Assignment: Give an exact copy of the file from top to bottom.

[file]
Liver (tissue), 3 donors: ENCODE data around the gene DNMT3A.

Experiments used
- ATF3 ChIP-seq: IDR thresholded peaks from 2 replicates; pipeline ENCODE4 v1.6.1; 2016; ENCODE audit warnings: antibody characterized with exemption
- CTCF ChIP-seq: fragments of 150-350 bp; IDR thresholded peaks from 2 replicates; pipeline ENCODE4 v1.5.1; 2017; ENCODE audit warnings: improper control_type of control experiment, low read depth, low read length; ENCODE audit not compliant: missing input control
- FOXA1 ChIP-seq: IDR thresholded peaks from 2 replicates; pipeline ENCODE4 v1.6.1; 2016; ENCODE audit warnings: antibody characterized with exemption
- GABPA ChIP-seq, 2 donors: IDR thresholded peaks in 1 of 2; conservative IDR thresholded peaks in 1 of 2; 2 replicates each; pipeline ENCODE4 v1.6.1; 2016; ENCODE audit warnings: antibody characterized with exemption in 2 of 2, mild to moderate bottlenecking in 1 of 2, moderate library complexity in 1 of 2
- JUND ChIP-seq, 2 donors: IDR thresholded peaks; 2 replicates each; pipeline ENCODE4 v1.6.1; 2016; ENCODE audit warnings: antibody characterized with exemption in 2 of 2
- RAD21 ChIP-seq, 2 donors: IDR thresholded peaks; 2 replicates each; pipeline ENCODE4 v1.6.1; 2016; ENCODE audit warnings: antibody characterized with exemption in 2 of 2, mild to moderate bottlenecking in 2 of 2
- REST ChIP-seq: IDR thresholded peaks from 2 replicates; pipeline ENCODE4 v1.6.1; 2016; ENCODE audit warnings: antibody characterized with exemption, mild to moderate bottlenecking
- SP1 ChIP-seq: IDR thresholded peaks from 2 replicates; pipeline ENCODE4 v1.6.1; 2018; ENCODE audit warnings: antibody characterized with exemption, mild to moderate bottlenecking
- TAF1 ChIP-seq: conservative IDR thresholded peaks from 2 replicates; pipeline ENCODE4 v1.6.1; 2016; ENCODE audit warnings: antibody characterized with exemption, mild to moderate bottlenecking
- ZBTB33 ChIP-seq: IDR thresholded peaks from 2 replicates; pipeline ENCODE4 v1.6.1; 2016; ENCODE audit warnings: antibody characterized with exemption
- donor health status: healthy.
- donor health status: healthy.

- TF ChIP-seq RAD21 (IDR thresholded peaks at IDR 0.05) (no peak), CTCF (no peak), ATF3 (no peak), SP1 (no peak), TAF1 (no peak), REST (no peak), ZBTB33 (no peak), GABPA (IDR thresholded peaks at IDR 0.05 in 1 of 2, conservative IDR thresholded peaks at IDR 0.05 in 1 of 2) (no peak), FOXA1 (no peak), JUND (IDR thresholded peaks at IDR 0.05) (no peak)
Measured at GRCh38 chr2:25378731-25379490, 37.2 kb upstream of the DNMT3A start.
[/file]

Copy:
Liver (tissue), 3 donors: ENCODE data around the gene DNMT3A.

Experiments used
- ATF3 ChIP-seq: IDR thresholded peaks from 2 replicates; pipeline ENCODE4 v1.6.1; 2016; ENCODE audit warnings: antibody characterized with exemption
- CTCF ChIP-seq: fragments of 150-350 bp; IDR thresholded peaks from 2 replicates; pipeline ENCODE4 v1.5.1; 2017; ENCODE audit warnings: improper control_type of control experiment, low read depth, low read length; ENCODE audit not compliant: missing input control
- FOXA1 ChIP-seq: IDR thresholded peaks from 2 replicates; pipeline ENCODE4 v1.6.1; 2016; ENCODE audit warnings: antibody characterized with exemption
- GABPA ChIP-seq, 2 donors: IDR thresholded peaks in 1 of 2; conservative IDR thresholded peaks in 1 of 2; 2 replicates each; pipeline ENCODE4 v1.6.1; 2016; ENCODE audit warnings: antibody characterized with exemption in 2 of 2, mild to moderate bottlenecking in 1 of 2, moderate library complexity in 1 of 2
- JUND ChIP-seq, 2 donors: IDR thresholded peaks; 2 replicates each; pipeline ENCODE4 v1.6.1; 2016; ENCODE audit warnings: antibody characterized with exemption in 2 of 2
- RAD21 ChIP-seq, 2 donors: IDR thresholded peaks; 2 replicates each; pipeline ENCODE4 v1.6.1; 2016; ENCODE audit warnings: antibody characterized with exemption in 2 of 2, mild to moderate bottlenecking in 2 of 2
- REST ChIP-seq: IDR thresholded peaks from 2 replicates; pipeline ENCODE4 v1.6.1; 2016; ENCODE audit warnings: antibody characterized with exemption, mild to moderate bottlenecking
- SP1 ChIP-seq: IDR thresholded peaks from 2 replicates; pipeline ENCODE4 v1.6.1; 2018; ENCODE audit warnings: antibody characterized with exemption, mild to moderate bottlenecking
- TAF1 ChIP-seq: conservative IDR thresholded peaks from 2 replicates; pipeline ENCODE4 v1.6.1; 2016; ENCODE audit warnings: antibody characterized with exemption, mild to moderate bottlenecking
- ZBTB33 ChIP-seq: IDR thresholded peaks from 2 replicates; pipeline ENCODE4 v1.6.1; 2016; ENCODE audit warnings: antibody characterized with exemption
- donor health status: healthy.
- donor health status: healthy.

- TF ChIP-seq RAD21 (IDR thresholded peaks at IDR 0.05) (no peak), CTCF (no peak), ATF3 (no peak), SP1 (no peak), TAF1 (no peak), REST (no peak), ZBTB33 (no peak), GABPA (IDR thresholded peaks at IDR 0.05 in 1 of 2, conservative IDR thresholded peaks at IDR 0.05 in 1 of 2) (no peak), FOXA1 (no peak), JUND (IDR thresholded peaks at IDR 0.05) (no peak)
Measured at GRCh38 chr2:25378731-25379490, 37.2 kb upstream of the DNMT3A start.